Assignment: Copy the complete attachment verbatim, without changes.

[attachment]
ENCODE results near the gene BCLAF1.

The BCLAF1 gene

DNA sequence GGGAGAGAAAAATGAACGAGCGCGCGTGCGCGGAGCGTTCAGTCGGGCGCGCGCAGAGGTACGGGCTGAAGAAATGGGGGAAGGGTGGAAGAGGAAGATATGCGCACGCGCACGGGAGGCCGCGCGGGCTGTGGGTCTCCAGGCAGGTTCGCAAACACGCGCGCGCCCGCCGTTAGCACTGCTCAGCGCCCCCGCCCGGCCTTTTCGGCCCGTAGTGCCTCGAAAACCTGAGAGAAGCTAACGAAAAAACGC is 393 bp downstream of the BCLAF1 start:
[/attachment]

ENCODE results near the gene BCLAF1.

The BCLAF1 gene

DNA sequence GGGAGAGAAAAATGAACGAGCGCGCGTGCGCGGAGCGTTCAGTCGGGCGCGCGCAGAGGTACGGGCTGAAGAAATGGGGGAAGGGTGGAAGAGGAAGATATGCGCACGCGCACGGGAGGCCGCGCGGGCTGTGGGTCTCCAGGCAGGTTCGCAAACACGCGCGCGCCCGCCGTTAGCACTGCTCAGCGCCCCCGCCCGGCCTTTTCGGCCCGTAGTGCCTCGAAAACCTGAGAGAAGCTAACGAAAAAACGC is 393 bp downstream of the BCLAF1 start: